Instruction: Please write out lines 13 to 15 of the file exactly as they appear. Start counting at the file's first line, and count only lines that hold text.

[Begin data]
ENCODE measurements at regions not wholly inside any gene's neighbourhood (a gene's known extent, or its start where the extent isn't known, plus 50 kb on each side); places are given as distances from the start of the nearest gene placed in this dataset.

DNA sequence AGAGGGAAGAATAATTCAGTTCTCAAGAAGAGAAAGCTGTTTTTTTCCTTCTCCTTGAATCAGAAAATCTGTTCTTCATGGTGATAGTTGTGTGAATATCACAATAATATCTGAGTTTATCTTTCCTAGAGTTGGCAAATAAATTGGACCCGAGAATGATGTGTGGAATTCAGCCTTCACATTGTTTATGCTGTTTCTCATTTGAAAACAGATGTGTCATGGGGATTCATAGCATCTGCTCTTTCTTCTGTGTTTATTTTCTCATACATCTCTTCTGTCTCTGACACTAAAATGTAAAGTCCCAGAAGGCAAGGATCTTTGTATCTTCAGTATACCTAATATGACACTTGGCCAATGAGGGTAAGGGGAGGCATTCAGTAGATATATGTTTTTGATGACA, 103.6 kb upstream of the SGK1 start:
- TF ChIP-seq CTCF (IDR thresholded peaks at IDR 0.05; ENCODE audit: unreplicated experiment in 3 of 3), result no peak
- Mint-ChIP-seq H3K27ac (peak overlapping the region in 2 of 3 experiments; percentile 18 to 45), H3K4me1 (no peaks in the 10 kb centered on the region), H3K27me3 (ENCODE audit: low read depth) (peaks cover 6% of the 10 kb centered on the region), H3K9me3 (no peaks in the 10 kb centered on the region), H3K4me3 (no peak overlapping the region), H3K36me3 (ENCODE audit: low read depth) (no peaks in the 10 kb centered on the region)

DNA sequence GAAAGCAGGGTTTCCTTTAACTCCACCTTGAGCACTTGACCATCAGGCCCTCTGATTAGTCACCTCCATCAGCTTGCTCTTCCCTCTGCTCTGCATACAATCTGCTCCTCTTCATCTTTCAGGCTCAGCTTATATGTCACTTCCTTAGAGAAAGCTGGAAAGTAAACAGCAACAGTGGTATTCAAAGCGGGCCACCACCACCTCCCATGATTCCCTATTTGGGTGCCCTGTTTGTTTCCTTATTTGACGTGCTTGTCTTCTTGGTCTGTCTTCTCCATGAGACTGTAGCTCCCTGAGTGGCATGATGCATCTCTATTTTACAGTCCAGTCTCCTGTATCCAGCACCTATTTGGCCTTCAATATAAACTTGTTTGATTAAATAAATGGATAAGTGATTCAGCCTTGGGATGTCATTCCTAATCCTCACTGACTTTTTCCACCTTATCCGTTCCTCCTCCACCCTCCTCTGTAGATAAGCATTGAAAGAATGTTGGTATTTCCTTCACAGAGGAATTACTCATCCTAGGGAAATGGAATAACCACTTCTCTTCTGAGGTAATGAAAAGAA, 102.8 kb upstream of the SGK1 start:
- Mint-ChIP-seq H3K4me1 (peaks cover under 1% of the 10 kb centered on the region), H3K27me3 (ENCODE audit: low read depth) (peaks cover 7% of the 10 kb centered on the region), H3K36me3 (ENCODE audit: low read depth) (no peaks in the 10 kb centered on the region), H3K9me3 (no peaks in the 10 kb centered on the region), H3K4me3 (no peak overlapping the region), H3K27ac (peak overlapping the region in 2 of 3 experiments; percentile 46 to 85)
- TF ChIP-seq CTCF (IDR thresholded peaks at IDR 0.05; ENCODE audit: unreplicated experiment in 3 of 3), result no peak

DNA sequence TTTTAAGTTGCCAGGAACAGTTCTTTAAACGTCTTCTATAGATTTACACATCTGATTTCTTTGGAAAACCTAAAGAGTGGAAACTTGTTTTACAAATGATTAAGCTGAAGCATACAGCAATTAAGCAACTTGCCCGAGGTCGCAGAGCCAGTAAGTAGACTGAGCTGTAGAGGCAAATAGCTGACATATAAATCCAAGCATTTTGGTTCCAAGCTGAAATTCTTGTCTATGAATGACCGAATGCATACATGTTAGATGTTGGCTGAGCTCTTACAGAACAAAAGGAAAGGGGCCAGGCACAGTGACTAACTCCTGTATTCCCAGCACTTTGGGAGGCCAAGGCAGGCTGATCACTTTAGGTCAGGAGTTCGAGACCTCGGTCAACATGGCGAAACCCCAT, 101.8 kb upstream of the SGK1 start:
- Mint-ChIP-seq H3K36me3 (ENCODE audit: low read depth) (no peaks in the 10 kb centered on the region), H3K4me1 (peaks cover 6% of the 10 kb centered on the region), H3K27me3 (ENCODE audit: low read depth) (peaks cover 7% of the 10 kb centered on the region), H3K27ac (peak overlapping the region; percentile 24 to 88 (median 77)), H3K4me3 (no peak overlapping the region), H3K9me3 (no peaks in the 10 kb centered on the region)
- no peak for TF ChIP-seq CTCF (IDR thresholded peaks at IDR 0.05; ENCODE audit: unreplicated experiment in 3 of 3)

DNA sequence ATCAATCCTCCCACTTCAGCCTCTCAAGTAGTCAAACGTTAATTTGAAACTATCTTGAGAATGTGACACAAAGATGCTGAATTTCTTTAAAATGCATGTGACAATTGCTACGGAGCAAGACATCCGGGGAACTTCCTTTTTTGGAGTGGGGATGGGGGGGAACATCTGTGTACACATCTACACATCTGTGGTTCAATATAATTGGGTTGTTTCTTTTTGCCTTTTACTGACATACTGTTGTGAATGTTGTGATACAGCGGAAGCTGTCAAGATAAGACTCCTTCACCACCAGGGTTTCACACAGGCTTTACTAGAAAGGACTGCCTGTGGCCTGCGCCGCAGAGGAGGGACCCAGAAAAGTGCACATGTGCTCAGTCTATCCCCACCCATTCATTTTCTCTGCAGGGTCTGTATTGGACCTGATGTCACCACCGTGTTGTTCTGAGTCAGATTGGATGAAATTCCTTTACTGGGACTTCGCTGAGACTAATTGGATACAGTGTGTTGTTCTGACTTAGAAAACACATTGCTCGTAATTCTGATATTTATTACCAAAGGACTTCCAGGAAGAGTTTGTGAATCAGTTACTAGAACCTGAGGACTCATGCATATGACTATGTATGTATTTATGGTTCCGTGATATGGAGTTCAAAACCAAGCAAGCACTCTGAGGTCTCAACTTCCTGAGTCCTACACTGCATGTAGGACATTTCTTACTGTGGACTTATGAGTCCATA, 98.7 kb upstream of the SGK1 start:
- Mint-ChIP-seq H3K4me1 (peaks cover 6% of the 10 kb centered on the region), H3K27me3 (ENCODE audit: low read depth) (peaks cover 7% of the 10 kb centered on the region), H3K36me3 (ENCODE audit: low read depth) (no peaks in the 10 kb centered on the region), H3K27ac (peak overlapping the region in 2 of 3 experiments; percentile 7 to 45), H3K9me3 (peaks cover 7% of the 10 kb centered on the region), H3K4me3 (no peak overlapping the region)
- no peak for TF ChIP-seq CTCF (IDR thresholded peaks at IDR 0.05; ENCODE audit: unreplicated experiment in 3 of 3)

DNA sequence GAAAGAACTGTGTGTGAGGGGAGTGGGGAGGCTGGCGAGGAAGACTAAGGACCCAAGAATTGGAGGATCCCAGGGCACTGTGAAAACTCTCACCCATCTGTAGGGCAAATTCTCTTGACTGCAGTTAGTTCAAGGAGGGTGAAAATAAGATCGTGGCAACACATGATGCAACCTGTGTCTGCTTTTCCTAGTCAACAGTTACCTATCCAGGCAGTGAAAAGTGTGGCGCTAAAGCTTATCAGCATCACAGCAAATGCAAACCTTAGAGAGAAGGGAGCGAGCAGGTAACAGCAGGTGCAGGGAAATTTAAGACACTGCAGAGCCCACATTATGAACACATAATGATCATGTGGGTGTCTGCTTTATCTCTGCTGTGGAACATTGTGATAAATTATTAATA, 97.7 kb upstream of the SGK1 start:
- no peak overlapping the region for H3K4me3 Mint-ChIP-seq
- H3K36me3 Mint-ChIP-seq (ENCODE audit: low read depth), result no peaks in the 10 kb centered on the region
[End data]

- no peak for TF ChIP-seq CTCF (IDR thresholded peaks at IDR 0.05; ENCODE audit: unreplicated experiment in 3 of 3)

DNA sequence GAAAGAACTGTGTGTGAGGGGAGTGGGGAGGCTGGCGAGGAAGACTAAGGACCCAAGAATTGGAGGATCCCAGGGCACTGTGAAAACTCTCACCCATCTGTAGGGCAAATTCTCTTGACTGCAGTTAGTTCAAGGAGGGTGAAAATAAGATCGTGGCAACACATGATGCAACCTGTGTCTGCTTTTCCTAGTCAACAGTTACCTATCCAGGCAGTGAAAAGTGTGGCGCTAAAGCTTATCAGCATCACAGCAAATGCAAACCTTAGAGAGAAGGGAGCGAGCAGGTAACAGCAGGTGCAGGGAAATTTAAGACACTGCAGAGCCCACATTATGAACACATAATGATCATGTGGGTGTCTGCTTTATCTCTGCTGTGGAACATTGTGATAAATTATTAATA, 97.7 kb upstream of the SGK1 start:
- no peak overlapping the region for H3K4me3 Mint-ChIP-seq